For about a dozen stops Midnight Meat Train was a refreshingly blunt and straightforward horror film. Then the train had to continue just a little too far into ‘Sillysville’…
‘From the mind of Clive Barker’ could mean many things. It could be Hellraiser, it could be some patently awful stuff live ‘Clive Barker’s The Plague’, hell it could be a shopping list.
But for many it seems a green light to at least give the DVD a second glance, and for the most part Midnight Meat Train is a savage and fun ride.
Starring a young Bradley Cooper – who thanks to his meteoric rise to fame will be destined to see this in various ‘Can you believe that XX was in this when they started out?’ lists – the Midnight Meat Train in question is actually a regular 2 am train, from which no-one seems to return…
Pause for thought…
OK so you’re telling me that EVERY NIGHT at 2 am a whole trainload of passengers simply don’t show up?
That no-one ever says “well I waved goodbye at the platform and little Kev never returned”?
That no-one ever nudges their buddy and says “Don’t take that one, take the 2.07, that one gets you there”?
It’s just a movie. It’s just a movie. It’sjustamovie. Find your centre. That’s it. Think of Bradley… Mr Bradley Cooper… Tension fading. Stress levels reducing.
Bradley Cooper is Leon, a photographer who is apparently technically competent but lacks vision and the drive to push to the edge – at least that’s what a talent agent played by a miscast Brooke Shields said.
So one day Leon heads out for the night determined to get some ‘edgy’ shots, becoming somewhat of a ‘danger chaser’, trying desperately to get a shot that conveys real peril and dread. He ends up following a Japanese girl and inadvertently takes some snaps of her final moments alive.
Upon realising this Leon looks further into his subjects and realises that one disturbing character seems a fixture in his shots, a tall angular determined looking man with a carry case that says ‘Mahogany’.
Vinnie Jones plays Mahogany and it is indeed his perfect role, as all he is required to do is look grim and pissed and take out chump after chump. Mahogany has but one line in the movie which occurs in Sillysville, but for the first 80 minutes of Midnight Meat Train he is a perfectly serviceable purveyor of cinematic violence, and a character I could see becoming somewhat iconic.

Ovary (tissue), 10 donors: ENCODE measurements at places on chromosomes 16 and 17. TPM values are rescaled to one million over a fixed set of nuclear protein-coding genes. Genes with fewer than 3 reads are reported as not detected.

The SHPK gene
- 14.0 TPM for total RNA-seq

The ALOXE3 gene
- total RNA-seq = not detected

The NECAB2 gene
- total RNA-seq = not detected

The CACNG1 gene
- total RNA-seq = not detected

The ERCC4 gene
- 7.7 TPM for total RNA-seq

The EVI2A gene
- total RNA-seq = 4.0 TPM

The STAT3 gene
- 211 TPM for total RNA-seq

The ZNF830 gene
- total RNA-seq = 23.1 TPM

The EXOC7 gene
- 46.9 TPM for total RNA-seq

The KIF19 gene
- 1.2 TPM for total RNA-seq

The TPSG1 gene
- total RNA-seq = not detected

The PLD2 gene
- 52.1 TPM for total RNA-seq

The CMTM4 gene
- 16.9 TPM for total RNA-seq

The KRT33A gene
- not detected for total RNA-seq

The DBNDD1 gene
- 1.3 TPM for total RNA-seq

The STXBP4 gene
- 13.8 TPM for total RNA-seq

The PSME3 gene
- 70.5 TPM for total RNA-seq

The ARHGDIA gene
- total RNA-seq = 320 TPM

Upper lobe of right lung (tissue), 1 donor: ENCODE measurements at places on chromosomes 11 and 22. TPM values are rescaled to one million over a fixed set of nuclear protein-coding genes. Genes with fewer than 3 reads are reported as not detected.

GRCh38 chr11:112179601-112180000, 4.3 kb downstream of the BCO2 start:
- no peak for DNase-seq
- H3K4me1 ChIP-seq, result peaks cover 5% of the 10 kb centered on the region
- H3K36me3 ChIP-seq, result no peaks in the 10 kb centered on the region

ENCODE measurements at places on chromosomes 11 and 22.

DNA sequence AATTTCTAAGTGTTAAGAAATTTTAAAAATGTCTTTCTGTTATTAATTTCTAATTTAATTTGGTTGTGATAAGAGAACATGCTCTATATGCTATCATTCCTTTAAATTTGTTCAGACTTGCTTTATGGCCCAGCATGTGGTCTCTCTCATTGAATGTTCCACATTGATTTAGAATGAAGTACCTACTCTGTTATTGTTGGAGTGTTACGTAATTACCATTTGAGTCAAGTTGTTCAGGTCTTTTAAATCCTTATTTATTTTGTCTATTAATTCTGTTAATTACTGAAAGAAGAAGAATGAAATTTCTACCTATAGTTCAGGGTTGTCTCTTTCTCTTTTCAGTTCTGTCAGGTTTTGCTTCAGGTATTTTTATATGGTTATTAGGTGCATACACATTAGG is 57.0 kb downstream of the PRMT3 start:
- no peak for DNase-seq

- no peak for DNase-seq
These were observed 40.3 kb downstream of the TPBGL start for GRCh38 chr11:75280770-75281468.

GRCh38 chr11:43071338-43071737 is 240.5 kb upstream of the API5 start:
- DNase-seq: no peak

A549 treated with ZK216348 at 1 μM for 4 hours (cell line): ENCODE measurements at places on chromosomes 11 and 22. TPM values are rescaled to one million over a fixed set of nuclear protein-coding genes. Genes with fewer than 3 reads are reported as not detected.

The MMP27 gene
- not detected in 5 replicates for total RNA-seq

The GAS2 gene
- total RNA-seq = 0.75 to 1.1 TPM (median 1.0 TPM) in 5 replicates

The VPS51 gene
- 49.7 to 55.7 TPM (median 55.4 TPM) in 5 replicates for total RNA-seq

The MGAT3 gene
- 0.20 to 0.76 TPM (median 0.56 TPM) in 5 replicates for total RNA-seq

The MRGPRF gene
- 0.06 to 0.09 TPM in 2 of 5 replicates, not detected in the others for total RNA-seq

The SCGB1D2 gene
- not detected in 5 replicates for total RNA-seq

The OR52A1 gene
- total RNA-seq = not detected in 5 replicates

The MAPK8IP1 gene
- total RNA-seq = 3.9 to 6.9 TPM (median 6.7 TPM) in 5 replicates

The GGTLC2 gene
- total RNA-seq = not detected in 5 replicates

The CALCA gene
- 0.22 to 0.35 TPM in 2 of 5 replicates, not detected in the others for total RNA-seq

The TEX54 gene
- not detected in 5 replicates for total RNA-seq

As Leon gets more and more shots of this strange man he questions why with all the missing people there never seem to be ransom notes, bodies, or evidence of foul play. In following Mahogany Leon learns that he is a butcher by day – and not too much different at night, *nudge* if you know what I’m saying!
Leon tells his suspicions to his girlfriend Maya, and decides that he simply must get to the bottom of all this.
The strength of the vast proportion of MMT is the violence, and I say this not in a gore-hound way, but the violence in MMT is very impactful in every sense of the term. No torture or clever-clogs stuff here, Mahogany simply has a job to do and he carries his duties out most professionally – often with a big silver coloured steel hammer in his massive paw.
The movie moves with reasonable pace and sure looks pretty on Blu-Ray, the train is shiny and silvery and Mahogany’s suit never seems to get a spot on it even as his savage blows smash heads in and dislodge eyes from the skulls of his beaten victims, though the blood flows freely all around him.
In fact Midnight Meat Train was a reasonable enough nasty little R Rated horror film, one that was teetering on ‘worthwhile’ status. Until the last 20 minutes or so when Mr Barker decided to tie up the implausibility with a twist that it must be said simply made the film even more implausible.
Like the decent but ultimately flawed High Tension (‘Wait, she was driving BOTH vehicles???’) Midnight Meat Train took a good thing and almost ruined it. I think of it as enjoying the first two courses of a magnificent meal immensely, and then finding your dessert has a giant fly in it. Nothing went wrong with 90% of your evening, but still the prevailing memory will always be negative.
Final Rating – 6 / 10. The first time I saw the painfully obvious CGI violence of Midnight Meat Train I was sleepy (possibly drunk) and I went away pretty impressed.
This time I paid a little more attention. Midnight Meat Train isn’t bad, but I just wish it were 15 or 20 minutes shorter.
P.S. Spoilers afoot!
Mr Barker, there was nothing wrong with a basic plot that says ‘A serial killer kills late night subway commuters with extreme brutality…’ That right there could be a perfectly decent horror film.
I don’t see how adding “… to feed to a race of lizard people that live at the end of the subway tunnels” makes it any better. Even in theory.